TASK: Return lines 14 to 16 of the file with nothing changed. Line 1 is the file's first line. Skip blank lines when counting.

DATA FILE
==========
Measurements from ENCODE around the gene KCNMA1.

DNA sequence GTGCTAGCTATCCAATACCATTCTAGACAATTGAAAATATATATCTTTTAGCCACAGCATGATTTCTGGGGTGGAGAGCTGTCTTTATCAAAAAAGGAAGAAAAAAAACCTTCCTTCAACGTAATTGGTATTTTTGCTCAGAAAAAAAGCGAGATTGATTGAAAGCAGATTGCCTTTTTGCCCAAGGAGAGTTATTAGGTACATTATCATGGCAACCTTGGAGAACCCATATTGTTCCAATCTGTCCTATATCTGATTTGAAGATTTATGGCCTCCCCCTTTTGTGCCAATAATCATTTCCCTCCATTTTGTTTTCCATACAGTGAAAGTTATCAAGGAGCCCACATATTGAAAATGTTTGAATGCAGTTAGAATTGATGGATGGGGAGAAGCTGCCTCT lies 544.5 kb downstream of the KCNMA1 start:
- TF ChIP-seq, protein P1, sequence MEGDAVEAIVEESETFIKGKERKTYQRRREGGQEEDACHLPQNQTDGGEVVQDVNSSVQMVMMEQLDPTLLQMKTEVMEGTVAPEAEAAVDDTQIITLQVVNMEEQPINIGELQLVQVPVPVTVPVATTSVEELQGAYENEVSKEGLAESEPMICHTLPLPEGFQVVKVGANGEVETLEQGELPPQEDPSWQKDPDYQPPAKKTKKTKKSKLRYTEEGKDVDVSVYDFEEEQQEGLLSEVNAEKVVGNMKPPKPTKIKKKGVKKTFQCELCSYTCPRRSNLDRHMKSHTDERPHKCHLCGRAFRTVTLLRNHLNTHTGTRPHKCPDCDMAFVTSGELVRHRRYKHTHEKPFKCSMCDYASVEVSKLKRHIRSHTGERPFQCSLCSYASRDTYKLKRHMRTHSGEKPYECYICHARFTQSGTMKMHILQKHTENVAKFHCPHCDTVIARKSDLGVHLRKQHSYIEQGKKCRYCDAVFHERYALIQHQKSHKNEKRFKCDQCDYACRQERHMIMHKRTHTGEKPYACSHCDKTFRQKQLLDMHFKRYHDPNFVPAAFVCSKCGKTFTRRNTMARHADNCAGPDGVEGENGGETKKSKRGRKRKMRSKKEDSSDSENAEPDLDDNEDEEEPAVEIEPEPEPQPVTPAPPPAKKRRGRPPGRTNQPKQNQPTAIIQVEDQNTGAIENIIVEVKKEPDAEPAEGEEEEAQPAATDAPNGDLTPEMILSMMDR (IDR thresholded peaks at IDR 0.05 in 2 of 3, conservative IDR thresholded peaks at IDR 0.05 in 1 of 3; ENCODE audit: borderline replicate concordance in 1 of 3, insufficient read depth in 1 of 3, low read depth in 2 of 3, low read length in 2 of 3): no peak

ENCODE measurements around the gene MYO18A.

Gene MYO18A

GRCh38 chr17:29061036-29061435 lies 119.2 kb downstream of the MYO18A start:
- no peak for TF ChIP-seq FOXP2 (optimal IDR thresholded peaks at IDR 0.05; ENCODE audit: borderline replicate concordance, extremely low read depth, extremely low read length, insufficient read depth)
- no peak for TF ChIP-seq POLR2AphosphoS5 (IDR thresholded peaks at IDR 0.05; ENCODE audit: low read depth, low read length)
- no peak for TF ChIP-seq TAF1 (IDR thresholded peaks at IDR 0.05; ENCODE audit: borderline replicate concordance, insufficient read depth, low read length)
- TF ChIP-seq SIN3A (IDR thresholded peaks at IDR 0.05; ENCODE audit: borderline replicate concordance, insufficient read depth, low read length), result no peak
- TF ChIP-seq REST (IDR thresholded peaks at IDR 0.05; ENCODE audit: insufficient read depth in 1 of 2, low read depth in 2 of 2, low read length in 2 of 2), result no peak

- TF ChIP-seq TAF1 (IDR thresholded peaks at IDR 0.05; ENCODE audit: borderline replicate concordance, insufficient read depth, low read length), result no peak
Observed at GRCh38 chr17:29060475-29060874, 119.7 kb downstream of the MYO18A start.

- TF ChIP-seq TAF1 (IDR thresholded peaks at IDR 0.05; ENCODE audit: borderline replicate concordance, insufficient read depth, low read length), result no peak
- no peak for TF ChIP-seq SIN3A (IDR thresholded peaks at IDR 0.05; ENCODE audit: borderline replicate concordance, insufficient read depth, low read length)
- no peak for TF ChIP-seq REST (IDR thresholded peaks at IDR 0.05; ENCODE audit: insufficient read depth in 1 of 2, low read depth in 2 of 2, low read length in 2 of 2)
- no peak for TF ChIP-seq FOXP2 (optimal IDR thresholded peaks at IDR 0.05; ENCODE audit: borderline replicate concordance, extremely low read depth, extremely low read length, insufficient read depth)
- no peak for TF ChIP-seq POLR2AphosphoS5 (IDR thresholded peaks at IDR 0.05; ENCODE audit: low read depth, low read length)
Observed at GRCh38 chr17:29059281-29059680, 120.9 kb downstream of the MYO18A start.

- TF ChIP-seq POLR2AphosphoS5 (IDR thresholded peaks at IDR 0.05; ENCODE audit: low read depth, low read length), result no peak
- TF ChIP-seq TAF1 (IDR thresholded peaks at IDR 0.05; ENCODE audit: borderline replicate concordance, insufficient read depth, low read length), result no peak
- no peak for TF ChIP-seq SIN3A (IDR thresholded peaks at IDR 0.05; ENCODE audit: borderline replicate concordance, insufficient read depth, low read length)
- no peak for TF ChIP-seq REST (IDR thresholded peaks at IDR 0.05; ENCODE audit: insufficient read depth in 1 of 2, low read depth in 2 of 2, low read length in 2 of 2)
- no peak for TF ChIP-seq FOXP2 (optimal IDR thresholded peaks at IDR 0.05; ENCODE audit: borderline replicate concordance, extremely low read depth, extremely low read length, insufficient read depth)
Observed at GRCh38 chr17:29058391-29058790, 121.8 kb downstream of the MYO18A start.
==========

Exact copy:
- TF ChIP-seq TAF1 (IDR thresholded peaks at IDR 0.05; ENCODE audit: borderline replicate concordance, insufficient read depth, low read length), result no peak
- no peak for TF ChIP-seq SIN3A (IDR thresholded peaks at IDR 0.05; ENCODE audit: borderline replicate concordance, insufficient read depth, low read length)
- no peak for TF ChIP-seq REST (IDR thresholded peaks at IDR 0.05; ENCODE audit: insufficient read depth in 1 of 2, low read depth in 2 of 2, low read length in 2 of 2)